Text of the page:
In order to understand how MO drives work, magneto-optical offers a self-descriptive starting point. Data are written magnetically, unlike CD and DVD drives. Unlike a hard drive, however, the media need not be kept in a clean environment, i.e. practically vacuum-packed. The plastic envelope of MO media is thus only there to protect the surface.
The real highlight, however, is the composition of the surface, because it can only be magnetized or demagnetized after it has been heated to certain temperatures. This occurs optically, with the use of a laser.
In order for it to work perfectly, the timing of the two components has to be just right. Accordingly, that leads to two results that are typical of MOs: One, the stored data are preserved more securely than on a hard drive, and two, the MO drives are, precisely because of this laborious process, considerably slower to write to than hard drives or CD/DVD drives.
Very High Data Security
Because the magnetic capacity of the MO media is restricted to a narrow temperature range, magnets cannot accidentally or maliciously destroy the data - as can occur with hard drives. Even if the media were heated, data loss would be unlikely - unless the temperature were so high that the materials were destroyed, as in a house fire. But then you would primarily have other problems.
Enclosing the storage media in a plastic case would protect it for the most part against mechanical damage. The principle is simple and similar to conventional 3.5" floppies.
The media can survive a fall from "normal" altitudes, e.g. from a desk to a hard floor, without problem. That would be the end of a hard drive.
Even the long-term safety of your data is guaranteed on MO media, according to Fujitsu. However, we will assume that, for storage times of more than 5-10 years, you will look for another medium in time, as replacement parts, media and computer interfaces (USB, FireWire) will all most likely be replaced with considerably more powerful alternatives.
From this standpoint, the CD or DVD, handled correctly, is still the biggest competition for magneto-optical solutions, because if their surfaces are not exposed to harmful gases or sunlight, and are treated carefully, (i.e. not scratched), high-quality media should easily last 10 years. If you want to play it safe, you will have several copies of each media stored in different places.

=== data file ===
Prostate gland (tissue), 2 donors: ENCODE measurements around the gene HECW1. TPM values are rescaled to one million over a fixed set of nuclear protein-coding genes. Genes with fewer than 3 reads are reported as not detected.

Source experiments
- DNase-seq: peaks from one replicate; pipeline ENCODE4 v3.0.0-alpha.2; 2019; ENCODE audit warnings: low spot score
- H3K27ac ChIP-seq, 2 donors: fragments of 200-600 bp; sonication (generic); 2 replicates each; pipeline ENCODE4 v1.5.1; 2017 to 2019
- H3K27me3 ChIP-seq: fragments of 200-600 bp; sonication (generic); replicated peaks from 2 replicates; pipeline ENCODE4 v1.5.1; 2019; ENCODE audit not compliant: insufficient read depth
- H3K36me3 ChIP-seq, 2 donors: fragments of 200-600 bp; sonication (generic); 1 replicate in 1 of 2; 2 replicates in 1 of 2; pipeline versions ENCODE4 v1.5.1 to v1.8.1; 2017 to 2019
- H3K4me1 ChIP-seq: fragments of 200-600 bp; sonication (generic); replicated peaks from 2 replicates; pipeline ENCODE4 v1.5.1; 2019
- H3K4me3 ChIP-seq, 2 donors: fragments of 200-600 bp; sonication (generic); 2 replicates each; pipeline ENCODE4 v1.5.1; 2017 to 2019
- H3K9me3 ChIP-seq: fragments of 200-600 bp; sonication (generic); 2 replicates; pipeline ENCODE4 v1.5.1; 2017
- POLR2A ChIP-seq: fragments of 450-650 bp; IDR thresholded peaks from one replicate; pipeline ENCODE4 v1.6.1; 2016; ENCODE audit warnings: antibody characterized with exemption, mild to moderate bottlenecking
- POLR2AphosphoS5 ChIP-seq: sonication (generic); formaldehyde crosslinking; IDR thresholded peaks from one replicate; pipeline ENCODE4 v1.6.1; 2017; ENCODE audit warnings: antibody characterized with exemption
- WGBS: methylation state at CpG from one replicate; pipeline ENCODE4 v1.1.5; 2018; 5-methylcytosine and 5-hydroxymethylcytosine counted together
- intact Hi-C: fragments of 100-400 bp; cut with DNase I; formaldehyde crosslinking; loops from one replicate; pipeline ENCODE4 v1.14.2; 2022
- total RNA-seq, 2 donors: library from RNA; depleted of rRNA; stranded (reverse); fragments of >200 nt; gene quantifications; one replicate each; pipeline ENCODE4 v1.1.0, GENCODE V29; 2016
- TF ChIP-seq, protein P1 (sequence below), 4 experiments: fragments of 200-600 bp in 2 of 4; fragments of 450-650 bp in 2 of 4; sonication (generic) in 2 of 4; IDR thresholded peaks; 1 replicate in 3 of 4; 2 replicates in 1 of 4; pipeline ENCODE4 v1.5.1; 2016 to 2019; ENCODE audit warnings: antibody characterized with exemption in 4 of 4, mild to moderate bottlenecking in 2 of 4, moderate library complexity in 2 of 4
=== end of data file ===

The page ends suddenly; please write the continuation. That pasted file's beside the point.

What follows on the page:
However, the more often the storage media are accessed, the more of an edge the MO drive has. According to Fujitsu the media actually can be written to millions of times, while CD-RWs or DVD±RWs only assume 1,000 write processes.
A further security feature may not occur to you at first, because most users would see it as a disadvantage: the media can, of course, only be read on corresponding drives. In other words, if an MO diskette containing critical data should fall into the wrong hands, the finder would first have to obtain an MO drive.
Purpose: Regular Use
You might now be asking why it absolutely has to be an MO drive. Shouldn't write protection be just as possible with CD/DVD burners? Yes and no. In principle, it is feasible, but only if both the drive and the operating system support the Mount Rainier standard. Present software solutions cannot be called secure in this context. For the customer, the only thing that matters is the maximum data security achievable by reasonable means, and CD or DVD do not provide that.
Add to this another factor, which applies above all to governmental bodies and several other professional groups: they must be able to provide multiple revisions. Typical customers for MO solutions are doctors and clinics, or engineering firms.